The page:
On the red carpet, there’s an unspoken hierarchy that becomes glaringly obvious upon hearing the decibel level that photographers reach while shrieking for an actor to “look here!” or serve up an “over the shoulder!” At Elle’s Women in Television event on Jan. 22, the most hollered-for woman on the red carpet turned out to be none other than Orange Is the New Black star Laverne Cox.
Given the popularity of the Netflix prison drama, where she plays transgender inmate Sophia Burset, and her recent headline prominence — an inappropriate line of questioning about the transgender community from Katie Couric led Cox and Carmen Carrera to deliver a series of the classiest and most intelligent verbal shutdowns ever — it’s understandable that a photo of Cox is suddenly in demand.
The importance of this cultural shift should not be taken lightly. In fact, Cox believes it’s very tangible proof of societal evolution. “I’ve always dreamed that, through my work, I would be able to change the culture in how trans people are seen and talked about,” Cox told BuzzFeed after the screaming subsided. “We still have a long way to go, but it’s a dream come true for me to see change actually happening before my eyes.”
And while Couric’s widely criticized interview may have seemed like a very public setback, Cox insists it was anything but: “After that aired, the response was amazing. I realized there had never been a conversation like that on daytime TV despite how often trans people appear on daytime TV. It felt really special, and it was very exciting to see the community respond so well to the moment.”
Cox’s impact is particularly noticeable in what’s traditionally considered the mainstream, as she notes that people of every ilk have started approaching her regularly. “About a month or so after the show, I started being recognized a lot and that shifted things,” she said.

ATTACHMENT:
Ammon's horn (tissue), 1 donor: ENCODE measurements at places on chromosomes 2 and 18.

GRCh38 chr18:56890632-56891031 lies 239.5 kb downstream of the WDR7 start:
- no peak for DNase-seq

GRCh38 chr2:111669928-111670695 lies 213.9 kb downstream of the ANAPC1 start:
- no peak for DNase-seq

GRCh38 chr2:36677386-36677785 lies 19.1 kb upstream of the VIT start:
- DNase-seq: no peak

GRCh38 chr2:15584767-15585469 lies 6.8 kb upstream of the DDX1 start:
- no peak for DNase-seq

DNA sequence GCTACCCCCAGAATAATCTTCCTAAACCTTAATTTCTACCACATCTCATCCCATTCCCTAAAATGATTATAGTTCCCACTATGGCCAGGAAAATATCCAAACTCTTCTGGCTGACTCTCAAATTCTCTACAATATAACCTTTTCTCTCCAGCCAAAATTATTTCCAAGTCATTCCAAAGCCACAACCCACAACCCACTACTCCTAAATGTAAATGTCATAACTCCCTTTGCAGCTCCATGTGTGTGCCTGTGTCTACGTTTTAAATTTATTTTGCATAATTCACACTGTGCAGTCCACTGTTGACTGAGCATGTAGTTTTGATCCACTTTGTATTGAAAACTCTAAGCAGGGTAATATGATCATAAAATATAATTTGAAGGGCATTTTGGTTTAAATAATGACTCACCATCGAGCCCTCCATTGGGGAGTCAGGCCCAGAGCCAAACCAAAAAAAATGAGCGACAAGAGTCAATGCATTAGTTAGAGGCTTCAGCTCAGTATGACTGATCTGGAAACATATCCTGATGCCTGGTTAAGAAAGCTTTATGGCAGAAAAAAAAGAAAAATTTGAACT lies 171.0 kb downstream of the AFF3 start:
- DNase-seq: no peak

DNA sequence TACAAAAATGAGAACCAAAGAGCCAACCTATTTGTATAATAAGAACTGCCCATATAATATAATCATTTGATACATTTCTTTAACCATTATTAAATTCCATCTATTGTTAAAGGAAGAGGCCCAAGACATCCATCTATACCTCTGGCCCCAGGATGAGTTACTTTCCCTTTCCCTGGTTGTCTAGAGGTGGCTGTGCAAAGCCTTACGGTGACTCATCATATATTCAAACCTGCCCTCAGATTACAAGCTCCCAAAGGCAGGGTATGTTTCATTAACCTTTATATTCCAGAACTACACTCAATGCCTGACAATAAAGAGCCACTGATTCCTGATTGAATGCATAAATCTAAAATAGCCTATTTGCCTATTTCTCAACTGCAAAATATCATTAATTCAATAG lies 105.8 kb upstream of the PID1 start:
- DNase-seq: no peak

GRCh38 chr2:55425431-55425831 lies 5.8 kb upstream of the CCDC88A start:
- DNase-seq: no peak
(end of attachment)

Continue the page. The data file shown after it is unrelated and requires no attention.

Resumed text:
“I’m a New Yorker; I walk down the street with my New York armor on, so when people recognize me and touch me, it feels overwhelming because I’m not used to it. Normally, when people touch you on the streets of New York, the reaction is, ‘Do I have to call the police? Are we gonna fight?’ The idea of being able to fully receive love is very difficult, honestly. It’s an adjustment, but I’m so grateful for everything.”
If Cox had even any inkling that OITNB could bring her this level of popularity, we might not be here today. “I’d have totally freaked out and blown the audition,” she said, chuckling.
With her Season 2 role already wrapped (the show concludes filming on Jan. 24), Cox began to vibrate with excitement when teasing what’s to come for Sophia this season. “I got to do things as an actor I’ve never done before, I got to do things with character I never got to do before, and there are some wonderful moments that I was hoping I would get to do that I did happen.”
Cox — perhaps adhering to the strict prison code of “snitches get stitches” — is understandably wary of actually revealing storylines, so we won’t know for some time if she’s referring to an elaborate flashback focusing on Sophia’s transition or a deeper look at Sophia’s relationship with her estranged son. (Although both are likely.)
One of the developments Cox could talk about was the addition of Lorraine Toussaint as new inmate Vee, an incarcerated kingpin who used children as drug runners. “Everything about that storyline is so good,” said Cox.
“It’s just so juicy and delicious and unexpected. I was in ADR [a post-production process where actors re-record their lines] on Monday and saw some scenes that made me gag. Honestly, you’re going to be gagging! Everything is shifting this season, and alliances are changing, and it’s going to be interesting to see if the characters you fell in love with during Season 1 are still the characters you love at the end of Season 2.”
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